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Tam Ridge Woes, Comings and Goings, Friedman Gets Fiery

Author: Bill Meagher
May, 2016 Issue

Bill Meagher
All articles by columnist
Author: Bill Meagher
May, 2016 Issue

“We couldn’t hold onto our staff. Most of them were coming down from Sonoma or Napa in that traffic, and doing that twice a day took its toll.”

Stop me if you’ve heard this one before: There’s a problem with the Tam Ridge Residences project in Corte Madera.
The 180-unit upscale apartment complex bordering Highway 101 on the former WinCup property has been a lightning rod since the town council signed off on the project. Now MacFarlane Partners, the San Francisco developer that owns the 4.5-acre plot, fired its contractor, LedCor Construction Inc. of Las Vegas. The project is two years behind schedule and construction was suspended in February. Word is that issues facing the yet-to-be-completed complex included waterproofing, not the kind of trouble you want in the middle of El Niño.
More than one year ago, MacFarlane officials told local media the project was pretty much on schedule and all that was left were some finishing touches.
In the past, residents complained that LedCor crews were working until 11 p.m. and, last year, the town cited the contractor for its lack of progress.
The town council approved the project in February 2012, a time when housing (specifically, the type that’s affordable) was being pursued on a regional basis by state housing officials. And though affordable housing seems about as popular as Donald Trump at a Bernie Sanders rally, that turns out to be the least of Tam Ridge’s problems. The complex is regarded as too big, too colorful and, likely, a traffic creator.
When it’s finally completed, allegedly this summer, the complex will include a mix of one-, two- and three-bedroom units along with 18 affordable units. The project will also include a private park, a bocce court and, because it’s Marin, a yoga studio.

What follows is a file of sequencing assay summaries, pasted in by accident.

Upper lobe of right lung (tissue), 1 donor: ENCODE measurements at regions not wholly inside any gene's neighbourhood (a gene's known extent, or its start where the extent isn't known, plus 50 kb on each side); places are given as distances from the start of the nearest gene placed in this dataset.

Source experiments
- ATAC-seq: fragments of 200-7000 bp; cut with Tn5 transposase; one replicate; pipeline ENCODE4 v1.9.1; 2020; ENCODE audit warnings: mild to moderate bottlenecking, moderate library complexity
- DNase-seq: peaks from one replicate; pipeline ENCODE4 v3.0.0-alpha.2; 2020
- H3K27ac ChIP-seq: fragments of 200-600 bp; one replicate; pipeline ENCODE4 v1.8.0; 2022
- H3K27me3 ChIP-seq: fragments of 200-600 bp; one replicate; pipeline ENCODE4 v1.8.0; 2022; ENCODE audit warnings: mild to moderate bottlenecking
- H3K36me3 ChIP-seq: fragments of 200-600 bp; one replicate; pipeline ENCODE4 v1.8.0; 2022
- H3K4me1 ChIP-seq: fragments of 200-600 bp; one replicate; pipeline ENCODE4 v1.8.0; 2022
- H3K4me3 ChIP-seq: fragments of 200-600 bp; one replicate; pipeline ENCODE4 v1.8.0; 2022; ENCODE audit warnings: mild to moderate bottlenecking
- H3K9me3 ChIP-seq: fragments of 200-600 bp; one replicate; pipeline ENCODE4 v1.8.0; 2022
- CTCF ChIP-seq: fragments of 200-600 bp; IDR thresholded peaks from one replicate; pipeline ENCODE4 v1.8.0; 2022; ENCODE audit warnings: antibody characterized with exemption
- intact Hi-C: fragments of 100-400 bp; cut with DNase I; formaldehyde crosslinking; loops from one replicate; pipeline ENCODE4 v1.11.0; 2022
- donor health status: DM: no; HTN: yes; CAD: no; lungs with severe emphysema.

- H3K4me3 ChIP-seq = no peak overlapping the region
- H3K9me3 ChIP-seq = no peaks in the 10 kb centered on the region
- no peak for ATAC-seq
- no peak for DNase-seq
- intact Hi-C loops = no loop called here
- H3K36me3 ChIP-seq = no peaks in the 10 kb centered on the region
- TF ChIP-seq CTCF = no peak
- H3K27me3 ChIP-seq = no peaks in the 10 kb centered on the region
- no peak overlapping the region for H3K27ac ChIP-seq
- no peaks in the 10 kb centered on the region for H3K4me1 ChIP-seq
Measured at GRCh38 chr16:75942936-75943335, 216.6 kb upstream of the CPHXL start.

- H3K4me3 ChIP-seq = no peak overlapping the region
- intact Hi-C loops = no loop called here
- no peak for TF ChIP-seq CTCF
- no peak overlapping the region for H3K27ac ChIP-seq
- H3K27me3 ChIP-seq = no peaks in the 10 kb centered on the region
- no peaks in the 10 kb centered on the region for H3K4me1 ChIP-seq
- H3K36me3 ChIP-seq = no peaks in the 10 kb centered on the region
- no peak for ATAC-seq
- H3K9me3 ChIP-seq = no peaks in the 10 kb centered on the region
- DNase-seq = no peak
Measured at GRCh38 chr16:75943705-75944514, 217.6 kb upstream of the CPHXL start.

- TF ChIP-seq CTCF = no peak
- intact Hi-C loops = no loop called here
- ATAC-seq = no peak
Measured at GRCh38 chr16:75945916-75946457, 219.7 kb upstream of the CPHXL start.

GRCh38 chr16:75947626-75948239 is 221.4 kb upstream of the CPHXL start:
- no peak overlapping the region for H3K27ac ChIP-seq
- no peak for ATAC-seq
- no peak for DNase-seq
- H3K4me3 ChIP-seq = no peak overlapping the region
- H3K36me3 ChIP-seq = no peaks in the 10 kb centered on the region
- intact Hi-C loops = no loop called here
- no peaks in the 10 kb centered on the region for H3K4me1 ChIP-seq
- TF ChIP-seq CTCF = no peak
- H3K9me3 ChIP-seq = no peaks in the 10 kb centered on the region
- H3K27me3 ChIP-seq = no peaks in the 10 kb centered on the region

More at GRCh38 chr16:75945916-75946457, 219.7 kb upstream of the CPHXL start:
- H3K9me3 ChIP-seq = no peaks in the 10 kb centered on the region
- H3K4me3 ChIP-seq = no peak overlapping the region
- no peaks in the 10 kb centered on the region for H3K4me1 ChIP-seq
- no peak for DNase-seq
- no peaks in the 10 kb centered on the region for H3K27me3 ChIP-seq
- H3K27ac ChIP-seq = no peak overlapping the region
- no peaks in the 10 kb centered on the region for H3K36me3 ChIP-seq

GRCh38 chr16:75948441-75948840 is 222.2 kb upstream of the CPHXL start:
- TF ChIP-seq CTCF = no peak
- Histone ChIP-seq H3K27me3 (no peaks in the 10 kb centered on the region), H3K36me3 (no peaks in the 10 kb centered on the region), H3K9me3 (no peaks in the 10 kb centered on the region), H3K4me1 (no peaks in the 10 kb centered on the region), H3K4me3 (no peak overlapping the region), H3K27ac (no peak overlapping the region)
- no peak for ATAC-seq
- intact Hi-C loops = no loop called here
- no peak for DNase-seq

It will also eventually include an Andy’s Market.

Novato’s new bookstore

Copperfield’s, the lively bookstore chain out of Sebastopol, opened an outpost in downtown Novato at 999 Grant Ave. It’s the company’s eighth store and its second in Marin behind the Fourth Street location in San Rafael.
The 6,000-square-foot store is in the building owned by Portland-based Umpqua Bank, which took it over when the Oregon bank bought out Novato-based Circle Bank in 2012 for $24.9 million.
Novato has been ripe for a new bookstore since the Lovable Rogue, a bookstore and man cave, closed up last June.

Hudson Street Design leaves Marin

Hudson Street Design, the residential remodel center on Redwood Highway in San Rafael, has closed its doors. The Healdsburg-based design outlet had been in various locations in Marin over the years before consolidating its operation in the San Rafael location.
Eric Ziedrich, president of Hudson Street, reports the company didn’t want to leave Marin. “The demographic should have been perfect for us,” he says, sounding a little wistful.
But, Ziedrich explains, the location suffered from a fundamental issue faced by many Marin businesses: “We couldn’t hold onto our staff. Most of them were coming down from Sonoma or Napa in that traffic, and doing that twice a day took its toll.”
Pointing to the twice daily occurrence of Highway 101 morphing from Marin’s mainstreet to a parking lot, Ziedrich says, “I’m not sure what can be done about it, but something has to happen. I know we aren’t the only business that’s struggled with this problem.”

Your Marin moment

Corte Madera-based Restoration Hardware CEO Gary Friedman is trying to light a fire under his employees, judging by a company-wide email that compared how Resto is performing to a building engulfed in a blaze, with its occupants on fire. The missive was leaked to Bloomberg and confirmed by the CEO. In the memo, replete with plenty of capital letters to symbolize the colorful exec shouting at his employees, Friedman complained that, while people talked about how the fire started and how long it might burn, “NO ONE WAS FOCUSED ON THE PEOPLE IN THE BUILDING WHO WERE ON FIRE. THEIR CLOTHES BURNING, MANY OF THEM DYING. WE HAVE LET OUR CUSTOMERS DIE.”
Resto reported poor financials in February, and the upscale furniture company blamed its woes on energy, oil and currency fluctuations as well as vendor issues and customer order cancelations caused by poor customer service. “We need a MASSIVE CHANGE IN OUR CULTURE AND ATTITUDE RIGHT NOW. THE GOAL IS DELIGHT.” He continued, “WE CANNOT AFFORD TO LOSE ONE SINGLE CUSTOMER, NOT ONE. YOU WILL NEVER GET IN TROUBLE FOR MAKING A DECISION TO DELIGHT OUR CUSTOMERS. YOU WILL HOWEVER, LOSE YOUR JOB IF YOU DON’T.”
The company declined to comment about how its employees reacted to Friedman’s warm message.



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